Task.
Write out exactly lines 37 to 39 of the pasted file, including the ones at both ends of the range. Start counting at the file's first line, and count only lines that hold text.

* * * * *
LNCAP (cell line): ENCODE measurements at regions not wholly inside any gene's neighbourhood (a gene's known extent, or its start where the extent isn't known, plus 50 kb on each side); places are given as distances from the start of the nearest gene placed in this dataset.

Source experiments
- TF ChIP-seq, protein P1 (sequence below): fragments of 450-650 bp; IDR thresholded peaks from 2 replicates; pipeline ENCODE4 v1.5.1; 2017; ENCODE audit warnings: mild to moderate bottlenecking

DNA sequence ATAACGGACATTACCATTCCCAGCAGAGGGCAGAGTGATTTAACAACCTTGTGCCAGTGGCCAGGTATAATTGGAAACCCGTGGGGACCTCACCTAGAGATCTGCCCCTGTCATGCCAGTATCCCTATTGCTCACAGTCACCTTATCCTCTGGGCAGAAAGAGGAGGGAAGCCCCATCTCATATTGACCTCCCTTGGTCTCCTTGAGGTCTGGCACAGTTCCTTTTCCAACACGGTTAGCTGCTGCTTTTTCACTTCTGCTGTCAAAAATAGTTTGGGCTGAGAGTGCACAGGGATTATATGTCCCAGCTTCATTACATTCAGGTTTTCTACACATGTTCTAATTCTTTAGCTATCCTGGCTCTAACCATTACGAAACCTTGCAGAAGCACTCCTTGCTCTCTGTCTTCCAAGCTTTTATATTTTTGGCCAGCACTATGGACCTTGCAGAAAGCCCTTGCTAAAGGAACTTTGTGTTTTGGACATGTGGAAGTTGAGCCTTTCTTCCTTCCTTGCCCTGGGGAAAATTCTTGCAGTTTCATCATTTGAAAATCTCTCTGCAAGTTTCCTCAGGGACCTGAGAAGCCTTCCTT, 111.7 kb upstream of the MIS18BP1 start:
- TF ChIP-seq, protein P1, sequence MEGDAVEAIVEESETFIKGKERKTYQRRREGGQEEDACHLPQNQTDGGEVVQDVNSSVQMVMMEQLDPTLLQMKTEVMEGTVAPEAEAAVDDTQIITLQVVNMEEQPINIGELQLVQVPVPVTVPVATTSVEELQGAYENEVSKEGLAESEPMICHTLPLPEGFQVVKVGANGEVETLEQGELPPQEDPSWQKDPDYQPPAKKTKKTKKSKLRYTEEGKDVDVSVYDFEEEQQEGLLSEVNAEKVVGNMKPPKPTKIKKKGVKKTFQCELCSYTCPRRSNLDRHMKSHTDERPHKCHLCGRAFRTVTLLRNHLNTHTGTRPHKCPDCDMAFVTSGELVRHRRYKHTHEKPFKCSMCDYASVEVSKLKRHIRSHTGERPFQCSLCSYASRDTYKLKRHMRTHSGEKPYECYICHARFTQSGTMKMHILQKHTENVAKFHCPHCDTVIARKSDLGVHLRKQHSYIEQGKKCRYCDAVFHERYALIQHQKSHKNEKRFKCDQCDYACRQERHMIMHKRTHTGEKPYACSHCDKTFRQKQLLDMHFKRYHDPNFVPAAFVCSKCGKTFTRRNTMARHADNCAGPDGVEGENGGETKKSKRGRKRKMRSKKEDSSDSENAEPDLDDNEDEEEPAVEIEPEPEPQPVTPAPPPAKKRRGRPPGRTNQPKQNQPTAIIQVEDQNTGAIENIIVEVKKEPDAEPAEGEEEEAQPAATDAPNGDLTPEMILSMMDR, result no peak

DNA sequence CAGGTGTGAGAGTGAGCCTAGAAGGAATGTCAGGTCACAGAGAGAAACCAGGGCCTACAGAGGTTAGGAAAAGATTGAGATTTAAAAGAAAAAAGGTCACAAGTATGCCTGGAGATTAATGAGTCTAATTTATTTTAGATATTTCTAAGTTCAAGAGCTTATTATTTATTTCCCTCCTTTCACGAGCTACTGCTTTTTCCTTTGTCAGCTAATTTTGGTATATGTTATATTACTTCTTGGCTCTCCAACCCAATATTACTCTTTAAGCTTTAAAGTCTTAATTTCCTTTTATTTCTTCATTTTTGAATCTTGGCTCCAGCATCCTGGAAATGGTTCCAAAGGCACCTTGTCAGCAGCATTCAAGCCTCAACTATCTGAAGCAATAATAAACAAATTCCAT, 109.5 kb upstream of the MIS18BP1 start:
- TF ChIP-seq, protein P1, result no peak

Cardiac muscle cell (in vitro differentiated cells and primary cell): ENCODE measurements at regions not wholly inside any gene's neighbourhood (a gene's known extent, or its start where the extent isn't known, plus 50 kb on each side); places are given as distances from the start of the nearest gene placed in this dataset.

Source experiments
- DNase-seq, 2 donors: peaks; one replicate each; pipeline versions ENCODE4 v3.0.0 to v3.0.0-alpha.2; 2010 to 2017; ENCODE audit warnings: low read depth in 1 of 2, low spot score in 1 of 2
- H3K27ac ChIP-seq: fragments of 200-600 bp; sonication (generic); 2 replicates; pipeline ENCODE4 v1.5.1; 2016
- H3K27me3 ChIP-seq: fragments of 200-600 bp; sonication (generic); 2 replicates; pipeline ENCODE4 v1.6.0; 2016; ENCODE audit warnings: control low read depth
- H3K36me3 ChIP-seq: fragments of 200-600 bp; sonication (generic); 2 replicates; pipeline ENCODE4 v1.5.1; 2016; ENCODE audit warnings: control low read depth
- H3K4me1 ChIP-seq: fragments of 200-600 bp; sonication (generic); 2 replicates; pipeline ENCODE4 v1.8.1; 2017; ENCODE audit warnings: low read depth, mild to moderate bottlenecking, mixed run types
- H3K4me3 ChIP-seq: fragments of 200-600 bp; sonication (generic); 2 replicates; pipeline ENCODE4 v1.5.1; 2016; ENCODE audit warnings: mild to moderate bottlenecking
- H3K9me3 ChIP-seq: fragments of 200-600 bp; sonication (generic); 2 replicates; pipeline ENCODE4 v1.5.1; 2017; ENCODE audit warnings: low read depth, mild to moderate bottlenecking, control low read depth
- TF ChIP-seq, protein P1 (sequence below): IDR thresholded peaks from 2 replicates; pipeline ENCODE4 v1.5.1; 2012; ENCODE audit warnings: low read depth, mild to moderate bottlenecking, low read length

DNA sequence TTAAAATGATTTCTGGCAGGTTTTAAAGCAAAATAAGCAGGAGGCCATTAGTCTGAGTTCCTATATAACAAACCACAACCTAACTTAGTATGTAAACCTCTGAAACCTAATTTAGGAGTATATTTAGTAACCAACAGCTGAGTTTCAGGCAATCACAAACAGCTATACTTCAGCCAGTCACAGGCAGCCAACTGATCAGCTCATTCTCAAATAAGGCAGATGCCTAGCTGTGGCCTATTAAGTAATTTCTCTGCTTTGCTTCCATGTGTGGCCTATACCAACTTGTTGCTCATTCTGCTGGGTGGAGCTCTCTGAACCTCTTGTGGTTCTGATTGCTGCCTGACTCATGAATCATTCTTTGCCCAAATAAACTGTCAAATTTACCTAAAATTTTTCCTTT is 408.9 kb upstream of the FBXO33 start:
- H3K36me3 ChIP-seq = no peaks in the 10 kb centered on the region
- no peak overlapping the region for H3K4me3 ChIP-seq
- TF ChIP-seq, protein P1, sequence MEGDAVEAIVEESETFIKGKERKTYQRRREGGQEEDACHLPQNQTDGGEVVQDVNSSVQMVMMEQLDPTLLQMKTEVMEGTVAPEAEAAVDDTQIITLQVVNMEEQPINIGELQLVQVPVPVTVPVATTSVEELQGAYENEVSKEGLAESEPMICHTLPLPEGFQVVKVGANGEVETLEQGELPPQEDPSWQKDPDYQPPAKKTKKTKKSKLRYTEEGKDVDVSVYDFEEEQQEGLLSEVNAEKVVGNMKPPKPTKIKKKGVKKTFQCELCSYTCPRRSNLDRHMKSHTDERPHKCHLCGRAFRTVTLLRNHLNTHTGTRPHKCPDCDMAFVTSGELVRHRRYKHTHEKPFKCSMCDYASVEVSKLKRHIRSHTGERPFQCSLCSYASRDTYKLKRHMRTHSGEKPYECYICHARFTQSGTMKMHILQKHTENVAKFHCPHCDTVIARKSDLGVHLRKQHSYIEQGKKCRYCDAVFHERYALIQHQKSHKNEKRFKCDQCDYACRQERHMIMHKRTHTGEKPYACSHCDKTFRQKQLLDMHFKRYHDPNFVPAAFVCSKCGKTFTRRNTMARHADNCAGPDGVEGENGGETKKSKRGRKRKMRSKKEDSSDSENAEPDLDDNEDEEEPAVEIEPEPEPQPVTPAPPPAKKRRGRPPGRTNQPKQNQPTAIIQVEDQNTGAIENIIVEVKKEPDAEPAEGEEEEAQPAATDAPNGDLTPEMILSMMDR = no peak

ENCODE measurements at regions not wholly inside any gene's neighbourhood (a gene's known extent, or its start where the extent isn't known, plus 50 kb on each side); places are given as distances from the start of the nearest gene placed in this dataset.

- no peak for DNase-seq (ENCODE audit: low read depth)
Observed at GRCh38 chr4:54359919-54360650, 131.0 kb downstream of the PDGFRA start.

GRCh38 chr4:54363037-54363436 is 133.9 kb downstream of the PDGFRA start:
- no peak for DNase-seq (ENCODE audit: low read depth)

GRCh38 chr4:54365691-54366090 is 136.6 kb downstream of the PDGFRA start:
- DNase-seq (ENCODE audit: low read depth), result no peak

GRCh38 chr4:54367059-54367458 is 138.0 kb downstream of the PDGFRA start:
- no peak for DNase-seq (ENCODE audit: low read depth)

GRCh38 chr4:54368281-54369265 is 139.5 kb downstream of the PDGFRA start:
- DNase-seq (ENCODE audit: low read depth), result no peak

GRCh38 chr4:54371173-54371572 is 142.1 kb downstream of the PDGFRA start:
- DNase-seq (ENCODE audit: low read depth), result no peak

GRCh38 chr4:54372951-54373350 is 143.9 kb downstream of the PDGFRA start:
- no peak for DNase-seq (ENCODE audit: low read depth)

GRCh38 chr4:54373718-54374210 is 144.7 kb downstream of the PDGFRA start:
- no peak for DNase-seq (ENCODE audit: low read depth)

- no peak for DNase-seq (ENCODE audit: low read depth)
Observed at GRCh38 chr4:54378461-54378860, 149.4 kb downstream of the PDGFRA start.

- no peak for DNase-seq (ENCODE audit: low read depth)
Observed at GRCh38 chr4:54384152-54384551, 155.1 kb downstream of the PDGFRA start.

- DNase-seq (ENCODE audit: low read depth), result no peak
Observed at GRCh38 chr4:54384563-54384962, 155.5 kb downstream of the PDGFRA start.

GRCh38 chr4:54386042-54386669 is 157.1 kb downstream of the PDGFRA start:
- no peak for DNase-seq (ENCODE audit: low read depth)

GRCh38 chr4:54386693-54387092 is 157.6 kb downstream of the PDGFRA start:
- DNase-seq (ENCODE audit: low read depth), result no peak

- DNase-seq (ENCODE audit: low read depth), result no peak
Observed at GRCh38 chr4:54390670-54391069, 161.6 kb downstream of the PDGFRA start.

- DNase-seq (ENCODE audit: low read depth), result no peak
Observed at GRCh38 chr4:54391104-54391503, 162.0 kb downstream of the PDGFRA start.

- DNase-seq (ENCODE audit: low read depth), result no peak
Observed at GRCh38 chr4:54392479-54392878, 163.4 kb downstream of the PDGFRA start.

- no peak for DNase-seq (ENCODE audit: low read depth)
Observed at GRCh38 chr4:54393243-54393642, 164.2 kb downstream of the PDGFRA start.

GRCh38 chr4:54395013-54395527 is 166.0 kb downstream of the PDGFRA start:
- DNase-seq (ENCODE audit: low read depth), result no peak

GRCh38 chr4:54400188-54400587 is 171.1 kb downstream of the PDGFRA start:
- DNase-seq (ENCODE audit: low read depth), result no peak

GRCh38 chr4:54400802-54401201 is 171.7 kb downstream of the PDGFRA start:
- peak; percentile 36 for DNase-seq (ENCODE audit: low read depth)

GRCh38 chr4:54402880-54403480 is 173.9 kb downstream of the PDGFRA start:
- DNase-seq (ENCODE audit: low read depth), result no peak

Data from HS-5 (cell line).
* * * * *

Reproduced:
GRCh38 chr4:54373718-54374210 is 144.7 kb downstream of the PDGFRA start:
- no peak for DNase-seq (ENCODE audit: low read depth)

- no peak for DNase-seq (ENCODE audit: low read depth)